Flowers are placed in remembrance of those killed in Paris.
(photo credit: REUTERS)
World Jewry joined the French Jewish community in expressing horror on Wednesday over the terrorist attack in Paris on the satirical magazine Charlie Hebdo that left a dozen people murdered.
Roger Cukierman, president of the French Jewish umbrella body CRIF and a vice president of the World Jewish Congress, strongly condemned what he termed “this despicable crime.”
“Today, France is in shock,” he said. “This attack requires a strong and determined response not just by France, but by the European Union as a whole. There are people – a small minority, but a dangerous one nonetheless – living in our midst who cannot stand openness, diversity, a pluralistic press, and freedom of religious worship.
“Islamist terrorism is the main threat to our security and well-being today, and it must be fought vigorously everywhere, because it is a poison for our societies.”
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World Jewish Congress President Ronald S. Lauder reacted with shock to “the massacre... which was reportedly carried out by Islamist terrorists identifying themselves as al-Qaida members.”
Lauder condemned the attack as “a heinous act of terrorism aimed at the free press in France and beyond,” and urged the West to stand united against this menace and act strongly against all those who spread hatred and intolerance in our societies.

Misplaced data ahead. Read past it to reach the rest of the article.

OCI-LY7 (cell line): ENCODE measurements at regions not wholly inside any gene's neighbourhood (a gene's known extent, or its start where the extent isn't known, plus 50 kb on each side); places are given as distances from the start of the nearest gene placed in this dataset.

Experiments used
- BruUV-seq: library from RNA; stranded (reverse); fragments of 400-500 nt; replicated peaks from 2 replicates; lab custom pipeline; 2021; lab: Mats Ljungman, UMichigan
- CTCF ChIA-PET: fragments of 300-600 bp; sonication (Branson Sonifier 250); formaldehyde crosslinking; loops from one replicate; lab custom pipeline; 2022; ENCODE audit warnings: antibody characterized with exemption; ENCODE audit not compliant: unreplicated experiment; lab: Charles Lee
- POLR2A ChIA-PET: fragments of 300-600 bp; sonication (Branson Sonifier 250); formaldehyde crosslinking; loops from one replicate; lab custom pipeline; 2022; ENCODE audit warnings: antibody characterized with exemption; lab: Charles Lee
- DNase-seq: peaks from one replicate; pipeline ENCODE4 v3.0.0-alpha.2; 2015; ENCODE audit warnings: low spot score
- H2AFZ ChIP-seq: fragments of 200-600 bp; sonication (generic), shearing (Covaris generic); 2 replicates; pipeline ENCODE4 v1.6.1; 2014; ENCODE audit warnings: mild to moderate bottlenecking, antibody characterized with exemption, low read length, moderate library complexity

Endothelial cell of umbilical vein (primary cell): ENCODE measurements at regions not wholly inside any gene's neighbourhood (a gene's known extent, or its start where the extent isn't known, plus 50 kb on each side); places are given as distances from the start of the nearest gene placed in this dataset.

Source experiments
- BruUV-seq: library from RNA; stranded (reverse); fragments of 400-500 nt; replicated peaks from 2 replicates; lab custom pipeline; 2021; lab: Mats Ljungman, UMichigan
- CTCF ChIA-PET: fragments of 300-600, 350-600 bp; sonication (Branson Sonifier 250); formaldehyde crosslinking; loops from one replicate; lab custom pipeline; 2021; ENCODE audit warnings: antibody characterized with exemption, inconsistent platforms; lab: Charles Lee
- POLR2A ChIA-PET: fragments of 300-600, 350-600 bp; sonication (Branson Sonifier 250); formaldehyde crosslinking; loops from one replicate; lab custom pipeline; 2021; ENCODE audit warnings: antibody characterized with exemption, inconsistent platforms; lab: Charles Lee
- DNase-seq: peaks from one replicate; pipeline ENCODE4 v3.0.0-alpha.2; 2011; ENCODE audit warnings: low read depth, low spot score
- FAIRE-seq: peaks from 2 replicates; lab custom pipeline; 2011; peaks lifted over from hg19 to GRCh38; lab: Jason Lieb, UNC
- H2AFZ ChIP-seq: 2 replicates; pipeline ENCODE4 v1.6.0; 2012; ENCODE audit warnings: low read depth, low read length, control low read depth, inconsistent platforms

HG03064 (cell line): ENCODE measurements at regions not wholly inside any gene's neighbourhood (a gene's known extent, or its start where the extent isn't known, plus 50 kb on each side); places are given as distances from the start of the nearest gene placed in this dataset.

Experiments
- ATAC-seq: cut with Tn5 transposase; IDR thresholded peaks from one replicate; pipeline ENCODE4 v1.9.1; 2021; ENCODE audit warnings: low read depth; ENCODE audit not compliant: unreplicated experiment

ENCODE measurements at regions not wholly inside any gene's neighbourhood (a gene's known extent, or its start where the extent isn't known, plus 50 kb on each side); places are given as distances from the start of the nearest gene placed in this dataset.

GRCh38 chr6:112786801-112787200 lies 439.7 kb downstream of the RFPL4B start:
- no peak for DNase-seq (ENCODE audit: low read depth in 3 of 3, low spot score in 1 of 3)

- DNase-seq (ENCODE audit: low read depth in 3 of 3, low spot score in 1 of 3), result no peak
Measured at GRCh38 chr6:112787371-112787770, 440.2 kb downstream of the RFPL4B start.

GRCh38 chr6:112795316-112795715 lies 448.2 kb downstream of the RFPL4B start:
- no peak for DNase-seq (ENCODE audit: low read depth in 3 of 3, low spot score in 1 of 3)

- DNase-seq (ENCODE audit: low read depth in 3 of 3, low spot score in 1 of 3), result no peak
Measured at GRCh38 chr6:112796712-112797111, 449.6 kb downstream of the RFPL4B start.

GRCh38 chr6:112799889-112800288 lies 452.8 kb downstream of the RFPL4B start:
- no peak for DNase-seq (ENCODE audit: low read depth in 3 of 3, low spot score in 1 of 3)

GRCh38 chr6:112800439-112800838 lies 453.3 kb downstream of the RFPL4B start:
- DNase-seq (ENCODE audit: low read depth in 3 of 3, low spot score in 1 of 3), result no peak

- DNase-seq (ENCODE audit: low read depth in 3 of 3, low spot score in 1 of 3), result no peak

“Three years after the massacre at a Jewish school in Toulouse, and eight months after the deadly attack at the Jewish Museum in Brussels, we are faced with yet another brutal Islamist terrorist attack in Western Europe. This time, the target was the media, but it affects all of us. We must not be intimidated by their campaign and must uphold and defend our Western values, including that of freedom of expression,” Lauder said.
“Islamist terrorism has struck once again in the heart of our beloved France,” said Simone Rodan-Benzaquen, director of AJC in Paris. “Their target was both those who worked at the magazine and the laudable values of an open, democratic society they embodied. There can be no compromise with such murderers and their heinous world view.”
A prominent Jewish politician, Frederic Encel, urged the media to separate the religion of Islam and militant fundamentalism, saying they “must not be confused.”
“Those [who carried out this attack] are extremists,” he said.
In a letter to the editorial team of Charlie Hebdo, the Simon Wiesenthal Center’s French president, Richard Odier, and director for International Relations, Dr. Shimon Samuels, expressed “horror at today’s atrocity, our sympathy to the families of its victims and prayers for the wounded.”
“Today is a black day for freedom of expression, tolerance and respect in France as the very values of the republic are under attack,” Odier said.
Samuels said that “Jihadi fanaticism and terrorism are the same reality for its victims, whether in France, Israel, or beyond.”
The center urged that “the authorities draw the lessons of today and crack down on these threats with all measures available.”
In Israel, the chairman of the cartoonists association, Nimrod Reshef, issued the following statement: “Freedom of expression and press are under brutal attack. On one side, cartoonists are bridging the gaps in society and protesting wrongs in a creative way using humor and talent; on the other fanatics executing horrendous terrorist attacks and trying to drag all into war. The members of the Israeli Association of Caricaturists and Comic Artists mourn with the families of the Charlie Hebdo journalists and promise to continue fighting these terrible phenomena with brush and page, the tools acceptable in a democracy.”